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EATING IN cookbooks
CHEFS OF THE MARGARET
Sue-Lyn Aldrian-Moyle and Lisa Hanley,
Margaret River Press, $55
Independently published with no financial input
from the restaurants involved, this glossy title
celebrates the food and chefs in Margaret River, with
backstories and recipes from some of Margs’ most
respected cheferati. Cheffy techniques have been
converted into a format home cooks can follow. If
you can’t find it in bookshops, contact the publisher
direct – margaretriverpress.com.
MUST TRY Chocolate and vanilla bombe from
Yallingup’s Studio Bistro.
FROM SEASON TO SEASON
Sophie Dahl, Harper Collins, $49.99
The beautiful Dahl started out as a massive size 16
model – irony intended – and is now wafer thin. For
this reason one might be tempted to overlook this
book. Yet the author, granddaughter of Roald Dahl,
kicks significant arse when it comes to cooking.
Professing her ineptitude as a cook from the start, her
simple recipes say much about a palate developed
over a life of travel. Best, though, are the tales of a
young woman living in an eccentric Sophie’s World
populated by dancing pigeons, lovers who don’t
speak English and a gooseberry-loving aunt.
MUST TRY Tzatziki – one of the dishes in the
Big Fat Feast section.
WINTER ON THE FARM
Matthew Evans, Murdoch Books, $49.99
Ex-Sydney Morning Herald restaurant critic Evans
moved to a farm in Tasmania to grow fresh produce
(and whiskers). In between cooking on a wood-
fired Rayburn and picking one hell of a lot of root
vegetables, Evans has found time to star in SBS
television series The Gourmet Farmer and write
several food books. A chef before he was a writer,
Evans not only knows his food but can actually write.
The recipes rock, the vernacular is whimsical and
the food – from rib-sticking puds and savouries to
“very chocolatey cake” – is exactly what the doctor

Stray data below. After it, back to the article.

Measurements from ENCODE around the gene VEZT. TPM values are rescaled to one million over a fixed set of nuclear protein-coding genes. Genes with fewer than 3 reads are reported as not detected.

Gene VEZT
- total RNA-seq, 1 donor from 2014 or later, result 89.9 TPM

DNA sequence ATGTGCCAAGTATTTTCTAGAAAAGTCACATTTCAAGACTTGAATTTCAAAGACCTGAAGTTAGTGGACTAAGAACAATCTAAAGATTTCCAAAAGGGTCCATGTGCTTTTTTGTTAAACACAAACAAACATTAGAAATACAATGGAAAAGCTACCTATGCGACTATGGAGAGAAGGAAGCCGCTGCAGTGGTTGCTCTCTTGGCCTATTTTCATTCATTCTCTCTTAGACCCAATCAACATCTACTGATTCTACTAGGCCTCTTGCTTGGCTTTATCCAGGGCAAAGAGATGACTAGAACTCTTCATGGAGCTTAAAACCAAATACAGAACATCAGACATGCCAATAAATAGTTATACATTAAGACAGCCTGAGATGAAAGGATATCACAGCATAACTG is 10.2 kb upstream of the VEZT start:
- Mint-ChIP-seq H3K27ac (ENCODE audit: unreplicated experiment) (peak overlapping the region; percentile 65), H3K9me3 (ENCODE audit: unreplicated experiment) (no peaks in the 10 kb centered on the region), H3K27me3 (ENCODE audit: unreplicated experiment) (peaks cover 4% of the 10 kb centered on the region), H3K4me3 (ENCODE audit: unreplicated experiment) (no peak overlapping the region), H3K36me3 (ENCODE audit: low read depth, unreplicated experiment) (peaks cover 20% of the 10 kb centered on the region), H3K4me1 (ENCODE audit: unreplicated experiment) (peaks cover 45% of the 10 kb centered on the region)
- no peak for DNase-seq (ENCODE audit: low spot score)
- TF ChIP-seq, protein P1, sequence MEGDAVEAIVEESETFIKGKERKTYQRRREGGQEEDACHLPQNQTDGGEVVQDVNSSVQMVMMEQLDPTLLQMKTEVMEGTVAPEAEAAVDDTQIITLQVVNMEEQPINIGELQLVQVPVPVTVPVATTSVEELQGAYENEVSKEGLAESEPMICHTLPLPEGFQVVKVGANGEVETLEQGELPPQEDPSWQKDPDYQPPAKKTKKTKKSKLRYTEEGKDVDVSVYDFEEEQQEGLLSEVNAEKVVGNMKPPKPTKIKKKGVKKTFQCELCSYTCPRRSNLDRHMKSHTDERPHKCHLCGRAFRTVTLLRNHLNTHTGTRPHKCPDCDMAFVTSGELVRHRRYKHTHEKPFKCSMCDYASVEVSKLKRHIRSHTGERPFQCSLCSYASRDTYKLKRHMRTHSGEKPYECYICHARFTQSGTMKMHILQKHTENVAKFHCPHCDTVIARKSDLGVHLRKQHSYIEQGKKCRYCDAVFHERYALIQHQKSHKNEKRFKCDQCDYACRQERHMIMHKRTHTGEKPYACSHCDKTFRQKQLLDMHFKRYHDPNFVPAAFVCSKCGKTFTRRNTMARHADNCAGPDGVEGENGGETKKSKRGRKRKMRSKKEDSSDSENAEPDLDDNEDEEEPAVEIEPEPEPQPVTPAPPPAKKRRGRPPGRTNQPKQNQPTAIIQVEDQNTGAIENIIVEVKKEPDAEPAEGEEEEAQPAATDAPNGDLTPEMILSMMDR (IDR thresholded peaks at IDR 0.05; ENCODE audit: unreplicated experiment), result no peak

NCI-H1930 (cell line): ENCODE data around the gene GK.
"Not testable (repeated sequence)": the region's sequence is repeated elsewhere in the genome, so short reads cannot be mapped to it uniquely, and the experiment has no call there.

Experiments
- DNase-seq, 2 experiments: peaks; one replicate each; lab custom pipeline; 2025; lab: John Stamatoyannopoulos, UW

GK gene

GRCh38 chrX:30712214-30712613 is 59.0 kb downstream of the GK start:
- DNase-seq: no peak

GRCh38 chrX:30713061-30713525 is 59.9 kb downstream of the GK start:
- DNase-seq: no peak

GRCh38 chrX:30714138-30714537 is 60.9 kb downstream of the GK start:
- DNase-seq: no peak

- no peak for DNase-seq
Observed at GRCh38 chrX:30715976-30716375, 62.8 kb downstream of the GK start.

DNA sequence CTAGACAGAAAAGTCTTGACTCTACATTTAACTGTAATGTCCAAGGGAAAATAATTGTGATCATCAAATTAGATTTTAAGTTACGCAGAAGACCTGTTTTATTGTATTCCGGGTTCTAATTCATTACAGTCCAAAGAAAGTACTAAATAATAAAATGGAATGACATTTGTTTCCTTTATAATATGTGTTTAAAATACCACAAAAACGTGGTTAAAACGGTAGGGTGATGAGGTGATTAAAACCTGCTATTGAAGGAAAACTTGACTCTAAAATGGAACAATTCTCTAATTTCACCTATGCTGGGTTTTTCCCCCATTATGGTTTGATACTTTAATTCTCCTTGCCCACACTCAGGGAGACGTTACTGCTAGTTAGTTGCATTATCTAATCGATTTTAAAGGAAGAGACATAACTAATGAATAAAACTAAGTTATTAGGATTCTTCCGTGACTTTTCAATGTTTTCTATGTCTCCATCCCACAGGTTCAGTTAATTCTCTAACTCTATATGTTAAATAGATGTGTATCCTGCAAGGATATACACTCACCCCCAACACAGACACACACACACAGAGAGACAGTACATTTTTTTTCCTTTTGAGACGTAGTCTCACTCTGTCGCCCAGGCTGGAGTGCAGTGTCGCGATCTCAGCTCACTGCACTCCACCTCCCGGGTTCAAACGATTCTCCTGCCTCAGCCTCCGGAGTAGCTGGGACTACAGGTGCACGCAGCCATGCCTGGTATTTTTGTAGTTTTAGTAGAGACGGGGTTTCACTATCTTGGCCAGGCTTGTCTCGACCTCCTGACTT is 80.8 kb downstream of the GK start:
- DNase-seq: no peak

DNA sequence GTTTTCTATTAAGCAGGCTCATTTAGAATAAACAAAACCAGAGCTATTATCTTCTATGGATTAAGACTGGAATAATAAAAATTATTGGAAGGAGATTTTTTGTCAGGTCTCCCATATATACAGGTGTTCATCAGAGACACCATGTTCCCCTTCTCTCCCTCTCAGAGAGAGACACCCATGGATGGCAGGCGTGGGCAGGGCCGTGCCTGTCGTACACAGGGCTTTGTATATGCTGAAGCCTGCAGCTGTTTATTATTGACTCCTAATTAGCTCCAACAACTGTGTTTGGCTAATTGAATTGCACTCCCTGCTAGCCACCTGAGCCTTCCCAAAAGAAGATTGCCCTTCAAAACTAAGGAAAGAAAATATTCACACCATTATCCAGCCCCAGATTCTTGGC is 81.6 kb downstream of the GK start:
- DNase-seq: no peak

ordered for the cooler weather.
MUST TRY Twice cooked pork.
TASTE OF NAPLES
Arturo Iengo, New Holland, $29.95
Drawing heavily on cucina povera – kitchen of the
poor – a Neopolitan chef shares some of his favourite
dishes from Naples and the region of Campania.
This is comfort food at its best, from baccala (salt
cod) casseroles and mozzarella toasties to pasta with
broad beans, eggplant parmigiana and any number
of dolci. In a world filled with food designed to
impress, there’s something fundamentally satisfying
about recipes that take the most humble ingredients
and make them into something wonderful.
MUST TRY Struffoli – Christmas fritters with
honey and candied peel.
Merelyn Frank Chalmers et al, Hardie Grant, $59.95
Every Monday morning for three years, Frank
Chalmers and five foodie mates gathered to test
recipes sent to them by Russian grandmas, Polish
aunts and others in the Jewish community. Over 100
are included in this book, which has at its heart the
Jewish preoccupation (some might say obsession)
with food. From kugelhopf to kreplach, challah to
chopped liver, here are recipes handed down through
generations, with notes from the contributors.
MUST TRY Zserbo slice, a traditional favourite made
with yeasted pastry, walnuts and chocolate.
words Jane Cornes
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